Yes 1 and 7 were candidates in r8c3, but they were the only candidates for r8c1 and r8c4. Therefore if you put a 1 or a 7 in any cell other than r8c1 or r8c4 then you cannot complete row 8. Therefore you can remove 1 and 7 as candidates from all the other cells in row 8, as they have to go in r8c1 and r8c4. Thus this leaves only 6 and 9 as candidates in r8c3.

Look at IJ's post on the first page of this topic where I ask how you get the 4 in r8c5 for another view on this.
Tim

Posts: 18
Joined: 12 March 2005

SDC - Firstly, thanks for your guidance last night - I was going of the rails for a while there!

I think though, that somehow you are still missing the point here. The Nishio method I described is not reducio (ad nauseum or otherwise), it is just a pattern recognition exercise. You never have to try anything, just spot the pattern, and know the inference that can be made.

I feel there is also a problem with your distinction between T&E and other methods - T&E will by definition eventually end up with the correct solution, which is obviously a "Good" state. I think the only definition needed is the term itself - "Trial and Error". If you need to try something (i.e. Trial it), then you are using T&E, whether or not it is possible to proceed without it. All non-T&E methods involve recognising a pattern that is known to have clear, irrefutable inferences. By this definition, the X-wing technique described by Su doku above, and my description of the Nishio pattern are clearly not T&E. They are complicated, but can be resolved without ever testing a value.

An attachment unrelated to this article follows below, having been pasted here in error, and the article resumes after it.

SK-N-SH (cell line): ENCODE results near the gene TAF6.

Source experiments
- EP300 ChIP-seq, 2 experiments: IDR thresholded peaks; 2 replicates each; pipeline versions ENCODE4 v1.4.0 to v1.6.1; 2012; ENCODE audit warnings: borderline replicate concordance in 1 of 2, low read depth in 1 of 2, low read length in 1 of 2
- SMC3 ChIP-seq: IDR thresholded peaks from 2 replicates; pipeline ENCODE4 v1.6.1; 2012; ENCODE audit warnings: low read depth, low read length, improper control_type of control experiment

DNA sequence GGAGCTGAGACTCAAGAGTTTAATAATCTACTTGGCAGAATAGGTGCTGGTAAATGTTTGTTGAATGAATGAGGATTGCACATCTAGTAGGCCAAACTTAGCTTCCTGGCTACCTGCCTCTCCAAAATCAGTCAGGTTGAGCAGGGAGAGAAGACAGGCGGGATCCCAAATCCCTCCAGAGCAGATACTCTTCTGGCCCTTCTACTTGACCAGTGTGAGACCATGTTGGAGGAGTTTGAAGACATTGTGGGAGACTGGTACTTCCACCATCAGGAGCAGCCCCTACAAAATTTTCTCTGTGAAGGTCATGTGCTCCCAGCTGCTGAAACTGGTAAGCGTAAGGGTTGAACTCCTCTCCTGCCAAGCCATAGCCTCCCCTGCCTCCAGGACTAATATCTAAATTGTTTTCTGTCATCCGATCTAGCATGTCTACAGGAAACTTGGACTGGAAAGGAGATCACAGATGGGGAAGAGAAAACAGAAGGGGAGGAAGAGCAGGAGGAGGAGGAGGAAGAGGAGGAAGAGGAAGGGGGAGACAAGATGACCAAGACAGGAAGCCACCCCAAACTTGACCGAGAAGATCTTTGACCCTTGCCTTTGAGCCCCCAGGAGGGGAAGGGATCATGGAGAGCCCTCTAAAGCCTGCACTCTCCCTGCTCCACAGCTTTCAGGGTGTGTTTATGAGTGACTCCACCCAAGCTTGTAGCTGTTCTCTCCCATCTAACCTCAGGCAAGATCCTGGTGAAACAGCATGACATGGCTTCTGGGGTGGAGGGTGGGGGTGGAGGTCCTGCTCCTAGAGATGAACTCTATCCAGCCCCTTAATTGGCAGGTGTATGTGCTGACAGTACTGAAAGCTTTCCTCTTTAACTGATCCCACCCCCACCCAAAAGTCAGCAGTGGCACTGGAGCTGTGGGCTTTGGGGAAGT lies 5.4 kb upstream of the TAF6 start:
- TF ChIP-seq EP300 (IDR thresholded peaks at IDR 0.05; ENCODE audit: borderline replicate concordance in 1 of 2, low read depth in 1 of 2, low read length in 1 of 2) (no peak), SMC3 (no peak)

A rule should be described as 'Trial & Error', if, after its application, the grid is no longer guaranteed to be in 'good' state

The point is that a rule cannot be trial and error - Either you are using a rule (i.e. a recognisable pattern) to make an inference, or you are guessing and seeing what happens. If it's a rule then trial is not needed; conversely, if a value is tested, then you are not using a rule (X-wing, Nishio or any other), you are using T&E.
Guest